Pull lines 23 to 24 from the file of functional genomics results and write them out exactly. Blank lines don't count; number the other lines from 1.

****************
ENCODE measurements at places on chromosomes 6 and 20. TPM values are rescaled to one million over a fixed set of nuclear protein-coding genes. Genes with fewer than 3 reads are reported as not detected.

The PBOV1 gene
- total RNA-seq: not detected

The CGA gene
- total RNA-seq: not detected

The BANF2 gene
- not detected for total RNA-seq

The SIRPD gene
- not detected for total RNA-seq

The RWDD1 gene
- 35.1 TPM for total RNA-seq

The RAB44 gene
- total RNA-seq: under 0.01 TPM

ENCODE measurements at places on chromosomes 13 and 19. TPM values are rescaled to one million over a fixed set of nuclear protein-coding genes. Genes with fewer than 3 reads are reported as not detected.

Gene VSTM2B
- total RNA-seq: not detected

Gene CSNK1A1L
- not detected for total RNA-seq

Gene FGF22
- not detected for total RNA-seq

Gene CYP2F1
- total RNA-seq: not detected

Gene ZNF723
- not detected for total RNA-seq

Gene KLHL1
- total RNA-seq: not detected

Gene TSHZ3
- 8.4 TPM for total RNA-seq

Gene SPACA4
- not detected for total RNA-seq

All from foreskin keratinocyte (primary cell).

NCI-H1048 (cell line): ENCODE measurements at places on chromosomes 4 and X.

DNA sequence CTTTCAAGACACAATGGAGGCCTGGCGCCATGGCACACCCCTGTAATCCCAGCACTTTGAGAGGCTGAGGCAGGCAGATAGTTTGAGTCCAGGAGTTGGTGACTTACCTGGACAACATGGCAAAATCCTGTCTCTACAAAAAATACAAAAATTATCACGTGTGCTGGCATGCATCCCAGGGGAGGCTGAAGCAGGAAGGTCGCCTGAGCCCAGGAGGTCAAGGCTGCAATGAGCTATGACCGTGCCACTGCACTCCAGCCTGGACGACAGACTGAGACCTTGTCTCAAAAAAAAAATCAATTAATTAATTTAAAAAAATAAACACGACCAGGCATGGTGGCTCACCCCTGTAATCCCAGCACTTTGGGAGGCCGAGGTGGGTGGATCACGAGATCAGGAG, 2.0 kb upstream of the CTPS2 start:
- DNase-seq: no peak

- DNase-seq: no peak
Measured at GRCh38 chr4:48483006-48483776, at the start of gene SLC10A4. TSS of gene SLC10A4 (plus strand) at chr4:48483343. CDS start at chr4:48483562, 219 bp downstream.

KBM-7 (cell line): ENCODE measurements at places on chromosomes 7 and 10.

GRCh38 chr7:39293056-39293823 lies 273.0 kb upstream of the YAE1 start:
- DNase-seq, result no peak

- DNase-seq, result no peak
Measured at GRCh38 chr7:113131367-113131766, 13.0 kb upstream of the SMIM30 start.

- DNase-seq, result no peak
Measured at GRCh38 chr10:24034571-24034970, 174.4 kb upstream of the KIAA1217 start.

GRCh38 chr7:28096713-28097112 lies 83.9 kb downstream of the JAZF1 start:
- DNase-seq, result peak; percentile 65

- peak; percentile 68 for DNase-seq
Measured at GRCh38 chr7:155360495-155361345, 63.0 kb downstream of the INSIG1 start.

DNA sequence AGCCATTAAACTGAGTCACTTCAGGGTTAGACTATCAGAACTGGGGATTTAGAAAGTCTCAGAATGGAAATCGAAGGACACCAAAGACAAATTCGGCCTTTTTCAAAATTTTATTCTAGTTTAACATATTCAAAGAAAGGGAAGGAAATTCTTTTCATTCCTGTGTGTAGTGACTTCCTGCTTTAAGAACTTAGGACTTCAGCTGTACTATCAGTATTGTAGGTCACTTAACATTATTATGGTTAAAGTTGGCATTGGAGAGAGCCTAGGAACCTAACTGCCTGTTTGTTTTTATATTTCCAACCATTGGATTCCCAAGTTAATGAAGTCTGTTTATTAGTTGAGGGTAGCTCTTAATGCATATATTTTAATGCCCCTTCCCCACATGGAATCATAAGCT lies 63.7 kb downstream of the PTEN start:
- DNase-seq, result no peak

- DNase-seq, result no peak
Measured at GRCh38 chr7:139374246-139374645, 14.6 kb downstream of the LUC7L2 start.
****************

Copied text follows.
Gene ZNF723
- not detected for total RNA-seq